It’s important to stay on top of the ever-changing business world. We know it can be tough when you’re busy running your own SME, so we’ve made it easier with a collection of news cuttings that highlight the most significant changes affecting the business world’s third quarter as we approach 2017’s finishing line.
B2C businesses, and businesses with services employed by sole traders, could be subjected to new debt recovery and financial dispute resolution regulations from next month. The new Pre-Action Protocol for Debt Claims will go live on 1 October 2017, and have been designed to speed up financial disputes, and reduce the number of cases which go to court.
Under the new regulations, creditors will be required to demonstrate compliance before instigating court proceedings to recover debts from individuals and sole traders. This is part of the civil justice system’s ongoing endeavour to encourage early dispute resolution, without utilising court time and public money.
Small businesses with an established debt recovery and financial resolution process may have to revisit their current system to ensure it meets the incoming regulations. The major change to the process is the introduction of another layer of protocol. From 1 October, businesses chasing debts from individual customers and sole traders will have to oversee a 30-day period of wait between the Letter of Claim being sent to the debtor and the court proceedings being issued.
Alongside this extra layer of administration for SMEs, it could affect budgeting – potentially increasing the wait for payment by an extra 30 days. For businesses which often rely on chasing outstanding debts, this could necessitate a slight change in approach or strategy.
Resolution and recovery of business-to-business debts will not be affected by the incoming changes, as these will still be governed by the existing Practice Direction for Pre-Action Conduct and Protocols (PDPAC).
As the date for the launch of the General Data Protection Regulation (GDPR) is fast approaching, SME news sites are focussing on news about the regulation. A big question, SMEs are asking is “am I exempt from the GDPR?”
SMEs should reframe the question as “how can I comply?” SMEWeb.com wrote about the compliance issues facing SMEs back in July. Put simply, compliance for all businesses is mandatory, and failure to do so will be met with weighty fines. SMEWeb summarised the GDPR and the important issues surrounding it, including exemptions, its impact on SMEs, and how you can comply with the regulations.
In early September, they revisited the topic, reinforcing the importance of being GDPR—compliant. This is an incredibly important issue, so make use of our GDPR compliance guide to ensure you’ve done the legwork before May 2018.
As schools and universities were in the midst of their well-earned breaks, BMMagazine.co.uk reported that Brits were holidaying in the form of 122 minutes a day procrastinating at work.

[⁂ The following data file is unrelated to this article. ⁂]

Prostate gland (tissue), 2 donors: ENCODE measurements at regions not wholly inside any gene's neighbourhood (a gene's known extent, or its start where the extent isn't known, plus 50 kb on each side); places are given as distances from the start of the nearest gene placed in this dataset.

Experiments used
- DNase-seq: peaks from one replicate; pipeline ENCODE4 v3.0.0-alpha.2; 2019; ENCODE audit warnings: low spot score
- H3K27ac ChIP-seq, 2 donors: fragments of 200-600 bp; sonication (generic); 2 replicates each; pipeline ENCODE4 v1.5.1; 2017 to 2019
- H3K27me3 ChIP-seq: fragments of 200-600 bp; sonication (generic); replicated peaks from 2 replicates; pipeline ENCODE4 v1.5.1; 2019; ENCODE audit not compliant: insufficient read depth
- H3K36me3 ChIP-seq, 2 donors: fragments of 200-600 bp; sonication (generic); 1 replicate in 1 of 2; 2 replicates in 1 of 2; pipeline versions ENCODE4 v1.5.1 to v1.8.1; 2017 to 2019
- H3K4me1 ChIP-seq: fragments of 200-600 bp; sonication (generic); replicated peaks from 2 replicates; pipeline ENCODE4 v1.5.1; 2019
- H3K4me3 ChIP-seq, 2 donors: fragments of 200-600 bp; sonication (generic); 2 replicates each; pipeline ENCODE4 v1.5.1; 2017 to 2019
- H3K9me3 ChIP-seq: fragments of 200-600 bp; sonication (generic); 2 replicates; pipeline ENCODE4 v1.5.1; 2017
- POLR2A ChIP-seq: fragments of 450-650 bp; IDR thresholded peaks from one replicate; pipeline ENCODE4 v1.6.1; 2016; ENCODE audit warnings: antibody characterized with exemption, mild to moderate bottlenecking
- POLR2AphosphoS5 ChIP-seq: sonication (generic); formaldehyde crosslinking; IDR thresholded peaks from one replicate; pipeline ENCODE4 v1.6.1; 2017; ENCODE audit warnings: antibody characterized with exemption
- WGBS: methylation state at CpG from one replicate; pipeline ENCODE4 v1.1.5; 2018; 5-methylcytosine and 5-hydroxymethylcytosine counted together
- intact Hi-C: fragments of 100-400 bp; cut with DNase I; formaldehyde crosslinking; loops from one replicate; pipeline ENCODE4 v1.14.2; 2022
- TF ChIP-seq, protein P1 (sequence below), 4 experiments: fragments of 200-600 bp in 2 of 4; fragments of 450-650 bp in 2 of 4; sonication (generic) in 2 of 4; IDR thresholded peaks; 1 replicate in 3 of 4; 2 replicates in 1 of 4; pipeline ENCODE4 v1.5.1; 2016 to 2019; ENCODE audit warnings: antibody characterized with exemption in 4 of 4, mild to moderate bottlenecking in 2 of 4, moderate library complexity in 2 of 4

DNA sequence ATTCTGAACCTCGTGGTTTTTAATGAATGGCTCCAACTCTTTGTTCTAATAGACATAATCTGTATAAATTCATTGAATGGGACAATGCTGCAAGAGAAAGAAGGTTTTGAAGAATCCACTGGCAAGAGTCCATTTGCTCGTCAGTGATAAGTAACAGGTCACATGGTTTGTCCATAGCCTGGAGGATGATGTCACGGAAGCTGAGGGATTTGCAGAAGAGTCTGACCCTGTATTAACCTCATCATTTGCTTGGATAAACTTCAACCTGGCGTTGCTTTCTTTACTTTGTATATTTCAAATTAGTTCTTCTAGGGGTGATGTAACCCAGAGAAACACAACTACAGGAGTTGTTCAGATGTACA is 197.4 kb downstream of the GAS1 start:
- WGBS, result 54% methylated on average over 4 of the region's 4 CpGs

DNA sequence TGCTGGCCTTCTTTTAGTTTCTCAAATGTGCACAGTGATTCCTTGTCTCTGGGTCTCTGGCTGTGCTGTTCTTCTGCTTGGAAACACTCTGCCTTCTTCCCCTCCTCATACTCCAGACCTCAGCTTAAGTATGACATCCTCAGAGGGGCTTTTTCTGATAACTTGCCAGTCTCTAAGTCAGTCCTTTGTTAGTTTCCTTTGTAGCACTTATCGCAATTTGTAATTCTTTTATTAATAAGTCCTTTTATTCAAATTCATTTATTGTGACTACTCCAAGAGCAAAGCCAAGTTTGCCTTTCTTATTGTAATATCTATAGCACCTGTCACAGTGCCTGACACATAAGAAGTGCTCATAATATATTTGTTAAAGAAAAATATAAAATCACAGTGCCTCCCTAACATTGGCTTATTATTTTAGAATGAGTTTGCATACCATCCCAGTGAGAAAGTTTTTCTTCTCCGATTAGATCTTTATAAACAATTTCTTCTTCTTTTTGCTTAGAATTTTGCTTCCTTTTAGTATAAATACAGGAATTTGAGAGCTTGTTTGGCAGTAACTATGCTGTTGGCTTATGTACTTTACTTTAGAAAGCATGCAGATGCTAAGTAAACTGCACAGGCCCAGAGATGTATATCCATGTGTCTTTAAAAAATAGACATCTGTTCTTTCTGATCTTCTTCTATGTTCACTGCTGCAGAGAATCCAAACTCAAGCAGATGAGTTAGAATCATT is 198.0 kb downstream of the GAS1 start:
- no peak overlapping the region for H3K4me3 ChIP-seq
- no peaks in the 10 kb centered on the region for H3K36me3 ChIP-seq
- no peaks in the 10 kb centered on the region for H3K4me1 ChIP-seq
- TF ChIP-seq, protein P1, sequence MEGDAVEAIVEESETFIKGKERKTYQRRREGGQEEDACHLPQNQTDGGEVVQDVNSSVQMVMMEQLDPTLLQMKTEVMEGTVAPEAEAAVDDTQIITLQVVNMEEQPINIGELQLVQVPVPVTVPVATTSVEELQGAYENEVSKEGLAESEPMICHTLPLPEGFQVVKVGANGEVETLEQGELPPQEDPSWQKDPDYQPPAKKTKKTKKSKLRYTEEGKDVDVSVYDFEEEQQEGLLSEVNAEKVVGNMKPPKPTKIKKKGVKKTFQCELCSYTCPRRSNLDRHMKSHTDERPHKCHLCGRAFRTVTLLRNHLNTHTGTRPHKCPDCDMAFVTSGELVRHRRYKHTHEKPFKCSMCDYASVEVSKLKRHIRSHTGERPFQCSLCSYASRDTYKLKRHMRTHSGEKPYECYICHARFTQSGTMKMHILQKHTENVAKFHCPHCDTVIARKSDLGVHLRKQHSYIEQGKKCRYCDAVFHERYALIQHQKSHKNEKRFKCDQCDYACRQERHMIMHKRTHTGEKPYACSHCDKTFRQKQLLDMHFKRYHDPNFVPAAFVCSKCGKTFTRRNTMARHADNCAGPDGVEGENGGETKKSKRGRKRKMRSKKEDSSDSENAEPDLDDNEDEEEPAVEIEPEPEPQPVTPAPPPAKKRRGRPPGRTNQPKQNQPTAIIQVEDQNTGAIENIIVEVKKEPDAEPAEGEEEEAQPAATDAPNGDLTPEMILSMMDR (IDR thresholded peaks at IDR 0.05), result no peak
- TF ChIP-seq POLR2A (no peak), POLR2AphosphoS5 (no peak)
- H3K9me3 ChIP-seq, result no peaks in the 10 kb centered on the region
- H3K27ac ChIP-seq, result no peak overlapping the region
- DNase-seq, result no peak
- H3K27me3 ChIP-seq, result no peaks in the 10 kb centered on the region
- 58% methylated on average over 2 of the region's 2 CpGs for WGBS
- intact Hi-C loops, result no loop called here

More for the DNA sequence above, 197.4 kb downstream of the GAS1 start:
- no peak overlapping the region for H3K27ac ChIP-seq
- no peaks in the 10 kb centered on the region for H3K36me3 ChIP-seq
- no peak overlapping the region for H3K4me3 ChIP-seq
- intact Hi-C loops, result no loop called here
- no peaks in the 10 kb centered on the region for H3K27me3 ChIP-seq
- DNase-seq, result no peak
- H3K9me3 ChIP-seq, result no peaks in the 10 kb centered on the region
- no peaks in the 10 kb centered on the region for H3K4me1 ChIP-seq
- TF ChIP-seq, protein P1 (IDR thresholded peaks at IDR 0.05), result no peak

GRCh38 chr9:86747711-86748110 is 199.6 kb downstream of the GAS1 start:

Regular visits to social media sites, extended coffee breaks and other non-work activities mean that the UK’s workforce spends only 3.7 days out of 5 actually doing what they’re contracted to do. As a result, these diversions are taking a toll on companies’ expenses.
The news notes that since 27% of workers’ time is spent not working, their employers are handing out an average of £8,851.14 for every employee dragging their heels. Social media is the main big time sink, with an average of 37 minutes a day being spent on these platforms, with another 33 minutes daily surfing other websites.
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Elsewhere, a total of 15 minutes is spent making coffee, while toilet breaks take up 12 minutes a day, with 62% of workers admitting they do these out of boredom. While the news might seem shocking, the article makes mention of the benefits of downtime.
Growth Business reported in September that SMEs show real optimism about artificial intelligence and its scope for giving businesses a real boost.
Automation and AI is an increasingly hot topic in the business world, and the latest news suggests that SMEs and artificial intelligence go hand in hand. Larger businesses, on the other hand, tend to be more sceptical about the technology’s potential.
Oliver Gaymond, engineering VP for Android Wear and Google Fit, points to the impact of YouTube and how an entirely new job sector has been created as a result of the site’s incredible popularity. It’s not difficult to see how the job market will change if SMEs embrace potential advancements in technology.
The Adecco Group’s Alex Fleming points to the inherent fearlessness of SMEs as a reason for the research’s findings. Seemingly hardwired to act on change, the SME model is naturally geared towards the use of new technologies, and could benefit massively from the employment of AI.
Additionally, both Gaymond and Steve Dan, founder and CEO of tech start-up Amplified Robot, believe employing AI tech is integral to competition, gaining further exposure and developing products. It speaks to the entrepreneurial spirit of SMEs, and is undoubtedly a boon for growth.
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